Brazil's interim President Michel Temer called on his country to rally behind his government of "national salvation," hours after the Senate voted to suspend and put on trial his leftist predecessor, Dilma Rousseff, for breaking budget laws.
Temer, a 75-year-old centrist, told Brazilians to have "confidence" that Latin America's biggest country would overcome an ongoing crisis marked by a deep economic recession, political volatility and a sprawling corruption scandal.
Tamer said, "It is urgent we calm the nation and unite Brazil," after a signing ceremony for his incoming cabinet. "Political parties, leaders, organisations and the Brazilian people will cooperate to pull the country from this grave crisis."
He charged his new ministers with enacting business-friendly policies while maintaining the popular social programmes that were the hallmark of the 13-year administration of the leftist Workers Party.
The change in government marks a dramatic political shift in Brazil, where Rousseff, who has been in office since 2011 and was heading the fourth consecutive term for the Workers Party, was hobbled by the downturn, the corruption scandal and a political opposition determined to oust her.
Temer, a constitutional scholar who spent decades in Brazil's Congress and who had a bitter falling out with Rousseff last year, faces the daunting task of hauling the world's No. 9 economy out of recession and cutting bloated public spending.
He quickly named respected former central bank governor Henrique Meirelles as his finance minister, with a mandate to overhaul the costly pension system.
The Senate deliberated for 20 hours before voting 55-22 early on Thursday to put Rousseff on trial over charges that she disguised the size of the budget deficit to make the economy look healthier in the run-up to her 2014 re-election.
Rousseff, 68, was automatically suspended for the duration of the trial, which could be up to six months. Before departing the presidential palace in Brasilia, a defiant Rousseff vowed to fight the charges.
In her speech, she reiterated what she has maintained since impeachment proceedings were launched against her last December by the lower house of Congress, calling the impeachment "fraudulent" and "a coup."
"I may have made mistakes but I did not commit any crime," she said.
Suspended Brazilian President Dilma Rousseff addresses supporters after the Brazilian Senate voted to impeach her for breaking budget laws, at Planalto Palace in Brasilia, Brazil, May 12, 2016.
Temer aides said the incoming government would soon announce a series of austerity measures to help reduce a massive budget deficit. An immediate goal is a reform of Brazil's costly pension system, possibly setting a minimum age for retirement, said one advisor.
Brazilian markets, which for weeks have rallied because of expectations for a business-friendly Temer administration, traded similarly to a day earlier.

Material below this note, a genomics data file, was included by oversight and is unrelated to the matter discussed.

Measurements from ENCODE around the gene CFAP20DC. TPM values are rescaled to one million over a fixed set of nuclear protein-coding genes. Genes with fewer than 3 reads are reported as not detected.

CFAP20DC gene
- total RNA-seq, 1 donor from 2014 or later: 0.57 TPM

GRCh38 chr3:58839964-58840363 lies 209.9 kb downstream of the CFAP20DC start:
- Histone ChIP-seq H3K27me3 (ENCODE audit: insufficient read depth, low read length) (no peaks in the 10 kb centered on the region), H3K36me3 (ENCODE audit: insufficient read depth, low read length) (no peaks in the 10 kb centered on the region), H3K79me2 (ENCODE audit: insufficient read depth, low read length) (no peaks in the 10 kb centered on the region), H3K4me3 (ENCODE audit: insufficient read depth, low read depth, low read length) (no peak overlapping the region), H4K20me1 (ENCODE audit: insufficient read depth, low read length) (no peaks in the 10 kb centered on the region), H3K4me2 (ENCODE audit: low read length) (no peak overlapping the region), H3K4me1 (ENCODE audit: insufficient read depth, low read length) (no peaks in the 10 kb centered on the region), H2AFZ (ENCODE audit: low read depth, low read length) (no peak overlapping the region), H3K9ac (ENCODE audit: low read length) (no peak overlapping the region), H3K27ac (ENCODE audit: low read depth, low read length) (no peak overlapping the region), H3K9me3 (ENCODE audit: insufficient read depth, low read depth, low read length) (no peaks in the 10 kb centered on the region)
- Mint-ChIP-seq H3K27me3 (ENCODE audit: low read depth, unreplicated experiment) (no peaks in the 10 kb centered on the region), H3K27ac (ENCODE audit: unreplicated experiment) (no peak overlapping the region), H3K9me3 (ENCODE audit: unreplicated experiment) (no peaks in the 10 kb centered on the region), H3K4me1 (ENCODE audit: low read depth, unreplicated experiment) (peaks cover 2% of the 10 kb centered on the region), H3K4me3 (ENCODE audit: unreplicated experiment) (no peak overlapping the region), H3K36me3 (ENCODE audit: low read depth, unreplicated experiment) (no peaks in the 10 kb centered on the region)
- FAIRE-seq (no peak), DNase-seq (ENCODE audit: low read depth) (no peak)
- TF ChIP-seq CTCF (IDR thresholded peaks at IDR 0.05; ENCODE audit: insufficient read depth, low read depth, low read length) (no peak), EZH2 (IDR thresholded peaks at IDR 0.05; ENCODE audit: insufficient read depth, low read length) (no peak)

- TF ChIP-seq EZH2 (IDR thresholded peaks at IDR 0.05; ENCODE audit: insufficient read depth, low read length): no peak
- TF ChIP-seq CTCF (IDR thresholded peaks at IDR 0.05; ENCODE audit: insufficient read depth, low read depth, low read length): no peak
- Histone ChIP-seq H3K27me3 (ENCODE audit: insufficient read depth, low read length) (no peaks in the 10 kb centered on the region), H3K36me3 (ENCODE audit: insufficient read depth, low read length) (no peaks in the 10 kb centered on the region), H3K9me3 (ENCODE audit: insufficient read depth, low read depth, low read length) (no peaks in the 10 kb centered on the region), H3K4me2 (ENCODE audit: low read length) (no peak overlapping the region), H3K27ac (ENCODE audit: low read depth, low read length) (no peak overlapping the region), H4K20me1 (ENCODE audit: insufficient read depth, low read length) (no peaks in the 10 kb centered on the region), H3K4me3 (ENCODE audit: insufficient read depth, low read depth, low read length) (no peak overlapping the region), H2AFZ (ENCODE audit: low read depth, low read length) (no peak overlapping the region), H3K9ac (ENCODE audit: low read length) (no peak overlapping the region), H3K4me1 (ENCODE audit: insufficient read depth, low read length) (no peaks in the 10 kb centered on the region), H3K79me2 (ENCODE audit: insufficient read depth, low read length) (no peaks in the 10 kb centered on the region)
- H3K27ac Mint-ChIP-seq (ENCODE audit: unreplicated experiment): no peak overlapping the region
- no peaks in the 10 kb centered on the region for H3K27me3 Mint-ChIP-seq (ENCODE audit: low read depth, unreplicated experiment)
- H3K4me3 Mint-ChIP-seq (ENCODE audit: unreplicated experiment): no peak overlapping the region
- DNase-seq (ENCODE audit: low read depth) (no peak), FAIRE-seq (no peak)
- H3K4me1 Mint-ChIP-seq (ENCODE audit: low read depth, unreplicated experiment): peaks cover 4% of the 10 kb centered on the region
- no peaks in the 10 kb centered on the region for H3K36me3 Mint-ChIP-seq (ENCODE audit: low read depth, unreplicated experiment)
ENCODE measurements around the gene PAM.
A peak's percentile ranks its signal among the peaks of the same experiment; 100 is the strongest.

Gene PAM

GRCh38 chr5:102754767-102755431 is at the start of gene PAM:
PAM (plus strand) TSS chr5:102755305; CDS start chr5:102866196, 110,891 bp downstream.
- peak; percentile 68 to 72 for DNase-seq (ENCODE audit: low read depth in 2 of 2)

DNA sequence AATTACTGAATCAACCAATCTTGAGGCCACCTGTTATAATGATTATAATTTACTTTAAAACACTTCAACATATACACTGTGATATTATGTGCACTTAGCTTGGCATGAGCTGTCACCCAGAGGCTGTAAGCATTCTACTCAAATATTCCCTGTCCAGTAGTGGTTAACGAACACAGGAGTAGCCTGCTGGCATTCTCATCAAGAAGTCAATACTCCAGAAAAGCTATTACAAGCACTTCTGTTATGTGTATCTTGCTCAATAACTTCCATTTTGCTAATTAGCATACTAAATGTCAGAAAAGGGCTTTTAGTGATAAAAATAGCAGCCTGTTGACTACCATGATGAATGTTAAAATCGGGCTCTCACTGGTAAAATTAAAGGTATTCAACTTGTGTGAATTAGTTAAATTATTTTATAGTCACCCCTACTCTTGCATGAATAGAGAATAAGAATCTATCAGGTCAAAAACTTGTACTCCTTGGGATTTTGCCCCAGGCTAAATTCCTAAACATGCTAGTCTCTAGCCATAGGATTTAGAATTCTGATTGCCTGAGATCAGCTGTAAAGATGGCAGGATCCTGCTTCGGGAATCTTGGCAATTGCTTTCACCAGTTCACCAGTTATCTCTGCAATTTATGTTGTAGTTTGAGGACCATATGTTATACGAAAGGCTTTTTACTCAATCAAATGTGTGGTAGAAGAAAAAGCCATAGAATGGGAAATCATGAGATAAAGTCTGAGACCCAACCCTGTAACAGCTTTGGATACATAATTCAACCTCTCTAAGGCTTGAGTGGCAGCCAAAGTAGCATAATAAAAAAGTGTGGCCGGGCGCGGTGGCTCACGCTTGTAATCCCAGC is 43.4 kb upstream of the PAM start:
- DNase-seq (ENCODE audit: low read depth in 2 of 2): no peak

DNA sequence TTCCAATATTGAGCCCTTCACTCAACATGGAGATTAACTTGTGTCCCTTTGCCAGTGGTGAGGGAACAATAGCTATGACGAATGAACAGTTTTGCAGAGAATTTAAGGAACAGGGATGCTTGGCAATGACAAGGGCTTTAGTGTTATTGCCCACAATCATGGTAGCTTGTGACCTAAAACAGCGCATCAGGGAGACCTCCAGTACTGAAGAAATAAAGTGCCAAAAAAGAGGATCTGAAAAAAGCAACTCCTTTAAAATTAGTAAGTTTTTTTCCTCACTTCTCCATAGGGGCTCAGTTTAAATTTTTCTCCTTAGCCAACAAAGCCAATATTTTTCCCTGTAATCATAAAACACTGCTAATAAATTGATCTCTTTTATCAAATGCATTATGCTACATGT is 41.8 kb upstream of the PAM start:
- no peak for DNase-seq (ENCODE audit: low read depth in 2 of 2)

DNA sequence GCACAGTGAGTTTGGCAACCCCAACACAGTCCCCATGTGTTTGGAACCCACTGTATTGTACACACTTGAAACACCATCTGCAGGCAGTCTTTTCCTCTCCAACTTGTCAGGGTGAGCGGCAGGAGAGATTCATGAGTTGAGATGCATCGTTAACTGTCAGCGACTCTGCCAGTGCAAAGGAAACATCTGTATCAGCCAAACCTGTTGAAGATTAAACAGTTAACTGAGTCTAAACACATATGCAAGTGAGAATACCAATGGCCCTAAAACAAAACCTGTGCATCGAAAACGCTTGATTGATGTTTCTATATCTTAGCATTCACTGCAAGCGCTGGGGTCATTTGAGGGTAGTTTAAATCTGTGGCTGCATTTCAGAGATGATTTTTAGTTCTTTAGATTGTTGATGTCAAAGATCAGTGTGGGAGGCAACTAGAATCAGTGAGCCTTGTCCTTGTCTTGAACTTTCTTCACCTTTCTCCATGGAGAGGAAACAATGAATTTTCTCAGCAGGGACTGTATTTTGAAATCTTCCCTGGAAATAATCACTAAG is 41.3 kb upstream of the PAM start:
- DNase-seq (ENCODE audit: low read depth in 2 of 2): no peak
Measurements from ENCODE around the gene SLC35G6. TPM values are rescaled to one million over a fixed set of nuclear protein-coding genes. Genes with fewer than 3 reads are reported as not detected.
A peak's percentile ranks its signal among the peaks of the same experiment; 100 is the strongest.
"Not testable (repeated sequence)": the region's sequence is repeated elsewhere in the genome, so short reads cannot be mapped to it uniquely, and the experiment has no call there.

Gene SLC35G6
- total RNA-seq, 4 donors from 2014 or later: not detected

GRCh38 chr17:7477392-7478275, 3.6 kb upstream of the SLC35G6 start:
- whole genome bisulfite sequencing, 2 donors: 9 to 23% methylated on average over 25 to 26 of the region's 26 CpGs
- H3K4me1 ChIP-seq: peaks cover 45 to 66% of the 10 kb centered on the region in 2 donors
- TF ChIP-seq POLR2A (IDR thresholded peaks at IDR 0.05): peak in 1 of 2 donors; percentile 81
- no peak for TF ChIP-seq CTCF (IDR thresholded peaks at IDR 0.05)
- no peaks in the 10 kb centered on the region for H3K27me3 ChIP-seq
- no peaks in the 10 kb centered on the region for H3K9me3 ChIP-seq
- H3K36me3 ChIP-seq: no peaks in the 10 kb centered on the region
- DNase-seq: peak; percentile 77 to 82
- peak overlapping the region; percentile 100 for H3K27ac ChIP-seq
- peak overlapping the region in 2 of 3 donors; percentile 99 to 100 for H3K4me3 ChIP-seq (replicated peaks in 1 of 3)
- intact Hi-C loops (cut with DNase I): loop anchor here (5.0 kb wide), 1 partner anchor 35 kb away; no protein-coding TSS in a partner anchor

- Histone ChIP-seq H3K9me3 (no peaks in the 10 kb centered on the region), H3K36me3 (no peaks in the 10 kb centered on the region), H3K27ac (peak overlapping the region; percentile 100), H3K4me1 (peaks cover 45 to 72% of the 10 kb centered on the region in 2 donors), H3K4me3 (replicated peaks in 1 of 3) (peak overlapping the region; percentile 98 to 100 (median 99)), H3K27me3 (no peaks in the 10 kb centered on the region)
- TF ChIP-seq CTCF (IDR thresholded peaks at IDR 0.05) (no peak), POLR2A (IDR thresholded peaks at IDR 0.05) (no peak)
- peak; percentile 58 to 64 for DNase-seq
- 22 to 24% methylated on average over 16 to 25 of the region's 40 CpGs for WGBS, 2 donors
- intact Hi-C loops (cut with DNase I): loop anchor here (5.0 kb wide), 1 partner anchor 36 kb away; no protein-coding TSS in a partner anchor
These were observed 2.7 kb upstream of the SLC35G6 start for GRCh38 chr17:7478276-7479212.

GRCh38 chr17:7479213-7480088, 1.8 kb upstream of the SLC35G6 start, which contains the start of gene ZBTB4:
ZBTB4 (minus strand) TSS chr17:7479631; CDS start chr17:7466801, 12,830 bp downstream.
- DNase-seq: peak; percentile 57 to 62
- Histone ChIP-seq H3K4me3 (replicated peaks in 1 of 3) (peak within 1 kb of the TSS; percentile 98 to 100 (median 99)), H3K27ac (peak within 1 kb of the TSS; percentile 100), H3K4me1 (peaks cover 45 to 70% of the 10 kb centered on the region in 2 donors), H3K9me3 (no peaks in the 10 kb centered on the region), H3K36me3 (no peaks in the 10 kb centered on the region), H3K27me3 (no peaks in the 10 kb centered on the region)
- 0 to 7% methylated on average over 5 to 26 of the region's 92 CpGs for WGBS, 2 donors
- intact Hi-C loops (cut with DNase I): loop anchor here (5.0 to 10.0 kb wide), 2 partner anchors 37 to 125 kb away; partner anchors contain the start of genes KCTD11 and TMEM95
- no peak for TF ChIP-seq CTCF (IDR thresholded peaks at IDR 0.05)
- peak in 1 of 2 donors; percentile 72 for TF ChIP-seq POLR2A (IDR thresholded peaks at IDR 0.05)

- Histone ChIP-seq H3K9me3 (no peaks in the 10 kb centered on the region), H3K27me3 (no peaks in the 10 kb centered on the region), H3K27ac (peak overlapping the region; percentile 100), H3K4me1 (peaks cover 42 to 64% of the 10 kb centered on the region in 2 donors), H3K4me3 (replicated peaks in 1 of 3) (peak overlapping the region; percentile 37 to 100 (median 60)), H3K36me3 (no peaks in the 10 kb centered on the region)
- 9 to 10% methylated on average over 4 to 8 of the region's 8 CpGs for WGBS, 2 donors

Upon being notified of her suspension early Thursday, Rousseff dismissed her cabinet, including the sports minister, who is in final preparations for the Olympics in Rio de Janeiro in August. The central bank governor, who has ministerial rank, was the only minister to remain.
As suspended head of state, Rousseff can continue to live in her official residence, and is entitled to a staff and use of an Air Force plane.
Fireworks erupted in cities across Brazil after the Senate vote, but the country took the change in stride, with scattered celebrants in São Paulo and other cities draping themselves in Brazil's green, yellow and blue flag.
Temer, of the grab-bag Brazilian Democratic Movement Party, must stabilise the economy and restore calm at a time when Brazilians, increasingly polarised, are questioning whether their institutions can deliver on his promise of stability.
In addition to the gaping deficit, equal to more than 10 percent of its annual economic output, Brazil is suffering from rising unemployment, plummeting investment and a projected economic contraction of more than 3 percent this year.
"Only major reforms can keep Brazil from moving from crisis to crisis," says Eduardo Giannetti da Fonseca, an economist and author in São Paulo who has written extensively about the country's socioeconomic problems.
But those changes, including the pension effort, overhauls of tax and labour laws and a political reform to streamline fragmented parties in a mercenary Congress, could remain elusive at a time of turmoil.
Elected leaders from parties that had been in the opposition expressed optimism on Thursday that they could come together to help spur a recovery. Even some leftists said Temer may enjoy Congressional goodwill because, after his long experience there, he could ably negotiate with disparate parties and interests.
"Temer is someone who knows Congress, said Hugo Leal, a socialist Congressman from Rio de Janeiro. “He understands the logic."
Foreign officials and governments, from the secretary general of the United Nations to the U.S. Department of State, expressed confidence in Brazil's institutions.
Wild cards remain for Temer himself, including still-pending investigations by an electoral court into financing for his and Rousseff's 2014 election campaign.
Then there is the far-reaching kickback probe around state-run oil company Petroleo Brasileiro SA (PETR4.SA), which has ensnared dozens of corporate and political chieftains, and helped set the scene for the discontent that engulfed Rousseff.